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Reportage. Dozens of workers died after their managers knowingly submitted them to cancer-causing asbestos. Rights groups are protesting: “This is class justice.”

‘Class justice’ after more executives acquitted in asbestos deaths

Yet another court has acquitted those charged in the deaths of asbestos victims. On Thursday, the Court of Milan handed a not guilty verdict to eight former Breda Termomeccanica – Ansaldo executives charged with manslaughter in the deaths of 10 workers. According to the prosecution, they had died from exposure to asbestos at their plant in Milan, located on Viale Sarca, between 1970 and 1985.

The acquittal is in line with recent verdicts in Milan for similar cases. In May, the court acquitted Paolo Cantarella and Giorgio Garuzzo (former leader of Fiati Auto) for the deaths of 10 workers at the Alfa Romeo plant in Arese. In February, the Court of Appeal acquitted four former Enel managers for the deaths of eight workers at the Turbigo power plant. And last November, the appeal judges acquitted 11 Pirelli managers, who had been convicted in the first degree for the deaths of about 20 workers active during the 1970s and ‘80s.

Especially on appeal cases, the decisions of the fifth section of the Milan Palace of Justice are leading to the acquittals. Judge Manuela Cannavale ruled in the grounds of a previous trial: “The claims to identify a person responsible for these tragic deaths did not fall on deaf ears, but the collective tragedy, which unfortunately will reach its peak in 10 years, cannot and should not be resolved with penal actions.” And again: “It is not right to raise the expectations of the relatives of the victims if they cannot be met.”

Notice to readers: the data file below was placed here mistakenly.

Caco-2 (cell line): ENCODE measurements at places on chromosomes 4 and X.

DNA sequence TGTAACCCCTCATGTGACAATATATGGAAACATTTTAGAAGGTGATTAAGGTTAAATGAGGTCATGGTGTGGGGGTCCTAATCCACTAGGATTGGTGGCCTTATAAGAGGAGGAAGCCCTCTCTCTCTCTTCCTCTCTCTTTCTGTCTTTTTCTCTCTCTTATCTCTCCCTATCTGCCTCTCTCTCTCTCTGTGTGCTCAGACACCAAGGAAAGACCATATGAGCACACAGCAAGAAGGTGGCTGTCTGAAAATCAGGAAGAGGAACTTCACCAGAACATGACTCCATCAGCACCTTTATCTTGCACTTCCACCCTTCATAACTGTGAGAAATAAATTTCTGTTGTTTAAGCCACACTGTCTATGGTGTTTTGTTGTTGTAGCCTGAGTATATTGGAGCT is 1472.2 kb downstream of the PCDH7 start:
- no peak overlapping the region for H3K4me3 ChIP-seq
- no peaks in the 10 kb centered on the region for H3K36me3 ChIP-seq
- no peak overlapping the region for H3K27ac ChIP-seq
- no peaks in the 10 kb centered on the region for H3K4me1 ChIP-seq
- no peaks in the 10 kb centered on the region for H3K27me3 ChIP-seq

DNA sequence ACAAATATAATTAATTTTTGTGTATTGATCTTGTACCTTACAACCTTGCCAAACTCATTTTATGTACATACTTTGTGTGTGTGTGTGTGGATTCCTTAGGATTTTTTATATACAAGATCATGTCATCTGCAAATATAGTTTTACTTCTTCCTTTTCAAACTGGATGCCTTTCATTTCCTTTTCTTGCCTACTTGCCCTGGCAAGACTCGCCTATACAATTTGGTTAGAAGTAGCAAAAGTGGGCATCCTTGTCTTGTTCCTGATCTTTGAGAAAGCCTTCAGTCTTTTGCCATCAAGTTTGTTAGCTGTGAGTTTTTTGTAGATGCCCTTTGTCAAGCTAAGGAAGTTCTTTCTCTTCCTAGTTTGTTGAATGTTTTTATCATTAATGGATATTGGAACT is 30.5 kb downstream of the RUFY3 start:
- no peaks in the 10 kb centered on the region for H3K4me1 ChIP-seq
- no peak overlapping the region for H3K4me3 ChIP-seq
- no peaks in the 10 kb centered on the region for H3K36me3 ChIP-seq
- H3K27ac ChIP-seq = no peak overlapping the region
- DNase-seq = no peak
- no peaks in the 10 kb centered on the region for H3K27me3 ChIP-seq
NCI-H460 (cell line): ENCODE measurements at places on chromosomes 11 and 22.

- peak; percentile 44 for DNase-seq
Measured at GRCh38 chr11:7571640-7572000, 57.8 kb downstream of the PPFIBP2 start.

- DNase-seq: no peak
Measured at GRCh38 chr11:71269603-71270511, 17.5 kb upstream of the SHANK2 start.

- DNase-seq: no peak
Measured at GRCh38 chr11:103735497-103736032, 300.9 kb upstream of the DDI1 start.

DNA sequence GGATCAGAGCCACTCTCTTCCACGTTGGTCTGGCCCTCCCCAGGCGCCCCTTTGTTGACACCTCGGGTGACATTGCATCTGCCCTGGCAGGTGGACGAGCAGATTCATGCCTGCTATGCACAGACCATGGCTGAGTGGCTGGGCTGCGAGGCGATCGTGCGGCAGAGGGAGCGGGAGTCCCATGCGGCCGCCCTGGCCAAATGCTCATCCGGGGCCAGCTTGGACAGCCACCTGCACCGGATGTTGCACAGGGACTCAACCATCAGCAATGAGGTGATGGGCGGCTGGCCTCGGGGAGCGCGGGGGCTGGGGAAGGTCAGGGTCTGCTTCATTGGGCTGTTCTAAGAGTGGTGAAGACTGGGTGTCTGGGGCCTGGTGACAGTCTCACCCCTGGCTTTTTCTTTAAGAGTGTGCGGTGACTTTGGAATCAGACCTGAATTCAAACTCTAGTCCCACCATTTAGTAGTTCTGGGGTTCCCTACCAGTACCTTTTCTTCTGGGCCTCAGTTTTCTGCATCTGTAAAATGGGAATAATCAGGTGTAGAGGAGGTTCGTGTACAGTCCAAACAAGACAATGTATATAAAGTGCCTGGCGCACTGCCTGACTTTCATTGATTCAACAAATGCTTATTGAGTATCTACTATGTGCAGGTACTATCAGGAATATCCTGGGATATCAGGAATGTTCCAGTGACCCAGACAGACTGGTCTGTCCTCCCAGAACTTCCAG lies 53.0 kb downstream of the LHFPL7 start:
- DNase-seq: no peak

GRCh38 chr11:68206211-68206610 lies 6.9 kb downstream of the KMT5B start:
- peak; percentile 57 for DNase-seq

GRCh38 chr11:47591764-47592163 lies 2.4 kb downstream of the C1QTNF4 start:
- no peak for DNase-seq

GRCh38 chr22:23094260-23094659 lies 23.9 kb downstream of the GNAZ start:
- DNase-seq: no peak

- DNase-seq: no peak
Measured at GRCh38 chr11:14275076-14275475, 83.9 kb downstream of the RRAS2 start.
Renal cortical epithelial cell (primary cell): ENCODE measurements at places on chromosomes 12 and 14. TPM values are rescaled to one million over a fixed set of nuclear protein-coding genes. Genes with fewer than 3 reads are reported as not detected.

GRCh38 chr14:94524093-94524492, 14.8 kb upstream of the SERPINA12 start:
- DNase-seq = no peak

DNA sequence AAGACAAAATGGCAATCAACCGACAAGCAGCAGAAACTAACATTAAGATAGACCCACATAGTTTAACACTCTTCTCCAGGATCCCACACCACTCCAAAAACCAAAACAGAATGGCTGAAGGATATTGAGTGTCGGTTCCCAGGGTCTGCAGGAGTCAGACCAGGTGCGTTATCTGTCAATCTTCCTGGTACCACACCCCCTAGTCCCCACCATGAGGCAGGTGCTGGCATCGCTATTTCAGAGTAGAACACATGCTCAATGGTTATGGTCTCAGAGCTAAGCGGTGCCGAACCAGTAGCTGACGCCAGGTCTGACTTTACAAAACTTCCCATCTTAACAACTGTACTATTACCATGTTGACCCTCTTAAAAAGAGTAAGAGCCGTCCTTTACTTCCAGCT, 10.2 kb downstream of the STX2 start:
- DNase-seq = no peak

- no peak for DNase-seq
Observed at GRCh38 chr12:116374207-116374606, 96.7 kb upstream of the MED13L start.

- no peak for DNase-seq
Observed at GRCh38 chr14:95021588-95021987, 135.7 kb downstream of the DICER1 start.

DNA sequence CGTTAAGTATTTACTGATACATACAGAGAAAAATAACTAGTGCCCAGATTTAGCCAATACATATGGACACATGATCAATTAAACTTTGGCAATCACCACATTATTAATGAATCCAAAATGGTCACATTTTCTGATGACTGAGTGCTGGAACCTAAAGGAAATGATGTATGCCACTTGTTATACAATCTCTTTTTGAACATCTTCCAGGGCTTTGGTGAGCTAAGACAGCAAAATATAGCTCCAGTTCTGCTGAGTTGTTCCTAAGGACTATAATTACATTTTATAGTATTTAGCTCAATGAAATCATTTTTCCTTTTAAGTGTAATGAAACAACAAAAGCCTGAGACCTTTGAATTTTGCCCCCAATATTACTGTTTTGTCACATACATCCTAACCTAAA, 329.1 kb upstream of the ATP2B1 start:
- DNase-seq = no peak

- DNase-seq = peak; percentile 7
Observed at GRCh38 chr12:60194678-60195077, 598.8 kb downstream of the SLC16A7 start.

In contrast with current Milanese jurisprudence, IAEA and Democratic Medicine, two associations on the front lines of assisting the families of asbestos victims, say the Supreme Court should provide other guidelines. Especially if, as noted by prosecutor Nicola Balice in the last trial, there had been grossly negligent conduct by the accused “who knew they were putting workers at risk but did not care about it until 1985.”

Certainly, since the 1960s, medical science has sanctioned the danger of the material. But only in 1991, after a deplorable delay, the exposure limit value was set (to the extent of 0.6 fibers per cubic centimeter for chrysotile and 0.2 fibers per cubic centimeter for other varieties of asbestos). In the following year, 1992, Law 257/92 introduced the ban on building with asbestos-containing materials.

In order to prevent, or at least substantially reduce, the possibility of a slaughter, the companies only needed to install robust enough ventilation systems and provide dust masks with appropriate filters. Instead, industrial asbestos cost an average of 1,500 lives a year, as reported on the national mesothelioma registry.

So on Thursday, the families and friends of workers present in the courtroom, including the spokesman for the committee for the defense of workplace health, Michele Michelino, protested loudly. “The law is not equal for all,” he said. “This is class justice.”

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